Calumet Iron Mine
The Calumet mine, near Salida in Chaffee County, a locality frequently visited by Colorado collectors, consists of open cuts on a steep hillside and underground workings that are somewhat dangerous and probably no longer accessible. It has been a favorite locality for epidote, quartz, magnetite, diopside, "uralite" (actinolite pseudomorphs after diopside), grossular, and associated minerals. The magnetite, uralite, and other minerals can be exposed by etching away the enclosing calcite with hydrochloric acid. The nature of the deposit is contact metamorphic, in which calcareous and silty sedimentary rocks have been baked and altered by a sill of the Whitehorn Granodiorite. An inactive white marble quarry is located about a half-mile north of the mine. Also on a hillside to the north is a contact metamorphosed bed rich in small, dark blue, platy corundum crystals. Probably the most distinctive mineral from the deposit is epidote, as equant, diamond-shaped, dark green individual crystals typically about 1-1.5 cm to as much as 5 cm in size; some are associated with clear quartz crystals to 6 cm (Minch 1983; Eckel 1997).
South Park Peridot Locality
An area that has come into prominence in the past decade is composed of one or more mesas that form part of the hills near the southern edge of South Park. Here, olivine (peridot when gemmy) grains or anhedral crystals weather out of basaltic lava. Murphy and Modreski (2002) described the area briefly; it is in sec. 35, T. 15 S., R. 76 W., south of Herring Park and west of Badger Creek (much of the locality is on public land, but some portions may be on restricted state land, private property, or under active mining claims). Most of the olivine grains are small, but dazzling bright green peridot gemstones approaching 3 carats have been faceted from the larger pieces, notably by gemologist John Rhoads of Salida, Colorado.
Hartsel Barite Locality
Another well-known locality for distinctive barite crystals is in prospect pits where barite has been excavated from red beds of the Pennsylvania-Permian Maroon Formation in South Park, just south of the town of Hartsel, Park County. The barite occurs as sheaves and clusters of tabular crystals, ranging from pale yellow to pale blue; exposure to sunlight is reliably reported to deepen the blue color. The barite site is under an active mining claim, but permission to visit the diggings can often be obtained.
Del Norte Thunder-Egg Locality
A well-known locality for agate or chalcedony nodules in rhyolite (thunder eggs) is near the Twin Mountains, northwest of Del Norte in Saguache County. Kile (2002) gave a detailed description of the area and the nodules, the best of which are famous for the golden-yellow to red, moss and plume agate they contain.
Grand Junction (Book Cliffs)
Septarian concretions, some as much as 6 feet in diameter, occur in the Mancos Shale north of the town of Grand Junction where the land slopes upward toward the base of the Book Cliffs. Most contain massive or crystalline calcite that lines the hollow portions of the concretions; some also contain fine, water-clear barite crystals as long as 15 cm (Eckel 1997; Muntyan 1998; Murphy and Modreski 2002). Similar concretions with calcite and barite crystals occur in the Carlile Shale of Cretaceous age in Las Animas, Pueblo, Otero, and Huerfano counties of southeast Colorado.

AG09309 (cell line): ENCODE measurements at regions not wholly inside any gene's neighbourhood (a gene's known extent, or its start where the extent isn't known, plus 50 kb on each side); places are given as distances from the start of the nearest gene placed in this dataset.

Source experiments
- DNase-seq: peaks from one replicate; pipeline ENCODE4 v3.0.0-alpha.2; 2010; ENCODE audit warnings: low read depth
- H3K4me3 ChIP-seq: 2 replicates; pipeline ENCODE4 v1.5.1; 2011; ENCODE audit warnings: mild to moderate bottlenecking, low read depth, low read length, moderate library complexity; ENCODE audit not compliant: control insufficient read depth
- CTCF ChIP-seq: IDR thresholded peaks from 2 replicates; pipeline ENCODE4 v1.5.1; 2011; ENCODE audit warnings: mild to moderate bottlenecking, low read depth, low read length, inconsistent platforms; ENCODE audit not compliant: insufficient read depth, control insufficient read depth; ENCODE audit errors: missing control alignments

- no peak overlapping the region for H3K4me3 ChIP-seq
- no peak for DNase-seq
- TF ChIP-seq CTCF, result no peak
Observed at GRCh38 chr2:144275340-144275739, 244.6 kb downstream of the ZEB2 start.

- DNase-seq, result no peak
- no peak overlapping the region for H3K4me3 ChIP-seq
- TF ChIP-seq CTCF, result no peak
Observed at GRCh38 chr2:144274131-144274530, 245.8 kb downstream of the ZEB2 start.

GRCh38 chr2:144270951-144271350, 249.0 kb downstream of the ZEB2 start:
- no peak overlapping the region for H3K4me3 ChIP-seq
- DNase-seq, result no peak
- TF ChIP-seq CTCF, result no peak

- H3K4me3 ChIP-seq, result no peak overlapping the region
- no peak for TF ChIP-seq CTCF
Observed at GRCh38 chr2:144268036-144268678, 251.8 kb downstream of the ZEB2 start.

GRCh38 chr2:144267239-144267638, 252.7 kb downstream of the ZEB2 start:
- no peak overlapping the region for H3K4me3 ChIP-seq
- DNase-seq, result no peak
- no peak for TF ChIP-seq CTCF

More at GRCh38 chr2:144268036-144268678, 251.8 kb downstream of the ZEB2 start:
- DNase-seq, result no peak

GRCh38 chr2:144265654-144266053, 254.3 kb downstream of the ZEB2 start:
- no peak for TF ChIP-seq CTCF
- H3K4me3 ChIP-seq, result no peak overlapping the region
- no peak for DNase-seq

Fremont County Pegmatite District
Also traditionally known as the Eight Mile Park district, this area includes several large pegmatites in the area from the Royal Gorge north across U.S. Highway 50 toward Park County and the town of Guffey. Many of these pegmatites were quarried before and after World War II for feldspar, beryl, mica, columbite-tantalite, and other minerals. Some of the pegmatites contain only coarse-grained microcline feldspar, quartz, muscovite, and black tourmaline (schorl). Most of the larger quarries are on private land, and some are still operated occasionally. Of the better-known quarries, the Mica Lode and the Meyers quarries, both on private property, are located just east of the road leading to the Royal Gorge. Large beryl crystals and very coarse mica books were abundant at the Mica Lode, and the Meyers quarry contained lithium minerals including pink elbaite, pale-colored lepidolite, and crude crystals of the amblygonite-family mineral natromontebrasite. The district is bordered on the north by the Micanite-Guffey district and on the west by the Texas Creek area. Here, the Devils Hole mine is noted for beryl, rose quartz, columbite-tantalite, and many other minerals, and the Chief Lithium pegmatite contains green schorl-elbaite tourmaline and lepidolite. Eckel (1997) gives details and more published references about all of these pegmatites and their minerals. Access to these quarries, most of which are located on private land, has varied over the years.
Grape Creek area, Fremont County
Grape Creek, a tributary of the Arkansas River west and south of Canon City, cuts through rugged country of Precambrian granite and metamorphic rocks. A group of localities on the east side of Grape Creek, in SE 1/4 sec. 16, T. 19 S., R. 71 W., contains gahnite, cordierite, and dumortierite. Large, dark green gahnite crystals more than 5 cm on edge have been collected from a quartz lens in schist. The grayish-blue, partly gemmy cordierite, when first discovered in the early twentieth century, was mistakenly reported as corundum. Not until the site was revisited by local collectors in 1987 was the material correctly identified as cordierite (Jacobson 1988). The best descriptions of the area are in Jacobson (1988) and Eckel (1997).